This is Kathi! My husband and I recently returned from a vacation in New England and, while there, we visited Newport, Rhode Island. If you've never been to Newport, it is a coastal town steeped in wealth. Several mansions (48,000 square feet and upward!) dot the coast and the city blocks nearby. Among these mansions sits the college campus of Salve Regina.
As we toured these affluent neighborhoods, I couldn't help but ask "So - how much does it cost to attend Salve Regina?" The tour driver replied that annual tuition is about $60,000/year. (A little quick math and I have a quarter-million dollars for an undergraduate degree!) It isn't particularly surprising, in this case, because the purchase and maintenance cost of their mansion-like campus has got to be exorbitant.
This was a startling picture for me of "the cost of college these days." I don't mean to generalize or make assumptions. It is quite possible that no one on that campus needs student loans or funding. They might be from affluent families who prepay for the privilege of attending there. But Salve Regina or not - college is expensive, most people don't have the means to pay for it, and debt is a "given."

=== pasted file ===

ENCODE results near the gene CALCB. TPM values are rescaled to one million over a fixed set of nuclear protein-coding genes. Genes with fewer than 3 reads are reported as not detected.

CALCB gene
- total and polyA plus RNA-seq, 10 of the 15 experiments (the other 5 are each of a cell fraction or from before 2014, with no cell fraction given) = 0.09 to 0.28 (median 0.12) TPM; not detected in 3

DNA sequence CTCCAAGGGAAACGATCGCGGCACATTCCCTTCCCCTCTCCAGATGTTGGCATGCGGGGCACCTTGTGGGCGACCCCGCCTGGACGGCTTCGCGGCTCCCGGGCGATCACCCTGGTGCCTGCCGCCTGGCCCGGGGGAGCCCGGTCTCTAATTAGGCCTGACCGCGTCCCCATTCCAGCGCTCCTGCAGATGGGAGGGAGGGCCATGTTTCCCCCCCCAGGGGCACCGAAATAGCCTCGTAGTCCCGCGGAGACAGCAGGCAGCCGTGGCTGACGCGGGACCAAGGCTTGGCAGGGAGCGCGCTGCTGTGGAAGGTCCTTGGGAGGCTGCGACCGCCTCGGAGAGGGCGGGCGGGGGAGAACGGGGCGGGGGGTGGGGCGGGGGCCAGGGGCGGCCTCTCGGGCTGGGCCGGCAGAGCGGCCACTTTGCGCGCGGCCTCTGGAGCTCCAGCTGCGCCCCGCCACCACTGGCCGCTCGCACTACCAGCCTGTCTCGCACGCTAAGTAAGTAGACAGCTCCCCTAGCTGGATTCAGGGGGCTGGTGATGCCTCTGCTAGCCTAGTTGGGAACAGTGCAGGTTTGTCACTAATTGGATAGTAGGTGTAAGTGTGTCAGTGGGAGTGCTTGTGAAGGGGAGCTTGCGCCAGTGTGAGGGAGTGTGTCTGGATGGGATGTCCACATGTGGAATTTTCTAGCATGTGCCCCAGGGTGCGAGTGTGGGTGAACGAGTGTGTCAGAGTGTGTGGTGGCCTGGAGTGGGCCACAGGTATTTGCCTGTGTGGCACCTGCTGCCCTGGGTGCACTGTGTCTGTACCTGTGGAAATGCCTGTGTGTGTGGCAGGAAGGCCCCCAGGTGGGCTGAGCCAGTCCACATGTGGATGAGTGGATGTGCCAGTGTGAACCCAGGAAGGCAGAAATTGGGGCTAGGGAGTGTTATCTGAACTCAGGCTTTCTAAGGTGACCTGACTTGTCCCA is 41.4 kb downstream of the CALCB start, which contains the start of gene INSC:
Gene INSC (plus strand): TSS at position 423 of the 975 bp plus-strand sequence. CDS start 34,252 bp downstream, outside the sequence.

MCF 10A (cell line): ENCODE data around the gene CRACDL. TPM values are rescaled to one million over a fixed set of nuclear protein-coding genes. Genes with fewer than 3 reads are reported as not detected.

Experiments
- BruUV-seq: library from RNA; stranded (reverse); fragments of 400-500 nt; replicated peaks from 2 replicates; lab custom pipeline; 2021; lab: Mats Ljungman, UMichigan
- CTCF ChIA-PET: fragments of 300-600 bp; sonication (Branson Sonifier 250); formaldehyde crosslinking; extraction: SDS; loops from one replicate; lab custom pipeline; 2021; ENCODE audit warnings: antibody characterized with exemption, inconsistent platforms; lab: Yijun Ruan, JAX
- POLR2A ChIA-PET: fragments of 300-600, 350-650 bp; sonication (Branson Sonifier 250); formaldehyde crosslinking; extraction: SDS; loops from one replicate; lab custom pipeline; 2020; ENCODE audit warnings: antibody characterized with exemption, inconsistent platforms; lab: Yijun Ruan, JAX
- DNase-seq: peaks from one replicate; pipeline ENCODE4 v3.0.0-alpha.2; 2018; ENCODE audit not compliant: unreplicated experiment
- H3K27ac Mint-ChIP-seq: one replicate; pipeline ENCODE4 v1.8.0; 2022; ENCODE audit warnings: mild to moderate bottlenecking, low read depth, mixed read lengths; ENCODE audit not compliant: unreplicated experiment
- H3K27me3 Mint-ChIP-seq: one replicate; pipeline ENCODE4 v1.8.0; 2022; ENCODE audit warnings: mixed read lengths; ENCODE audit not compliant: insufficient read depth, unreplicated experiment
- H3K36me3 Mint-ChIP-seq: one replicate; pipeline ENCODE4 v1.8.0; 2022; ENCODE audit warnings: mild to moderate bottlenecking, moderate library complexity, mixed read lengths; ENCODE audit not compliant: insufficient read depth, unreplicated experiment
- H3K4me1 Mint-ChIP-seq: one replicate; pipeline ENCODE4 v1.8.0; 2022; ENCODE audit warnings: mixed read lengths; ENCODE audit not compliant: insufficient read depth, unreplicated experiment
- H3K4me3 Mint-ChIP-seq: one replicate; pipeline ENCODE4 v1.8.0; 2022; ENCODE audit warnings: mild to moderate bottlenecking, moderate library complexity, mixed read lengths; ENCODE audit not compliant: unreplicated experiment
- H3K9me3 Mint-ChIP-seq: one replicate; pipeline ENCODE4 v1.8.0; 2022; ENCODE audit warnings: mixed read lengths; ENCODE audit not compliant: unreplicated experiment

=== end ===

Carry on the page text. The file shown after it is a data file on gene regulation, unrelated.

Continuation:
After more than three years on pause, federal student loan payments begin again starting in October. For the 43 million Americans holding this debt, restarting this monthly payment averaging $503 might come as a shock. Monthly budgets will feel the pinch and the "month left over at the end of the money" will be even greater. This may bring significant stress to American households, especially those who did not set money aside during the 'pause.'
Unfortunately, many pre-retirees step in to help their adult children with debt, derailing their retirement plan in the process.
If you want to have a conversation about your situation or how you can walk alongside your adult children as they navigate this debt, we would be happy to help.
Student Loan Update
September 15, 2023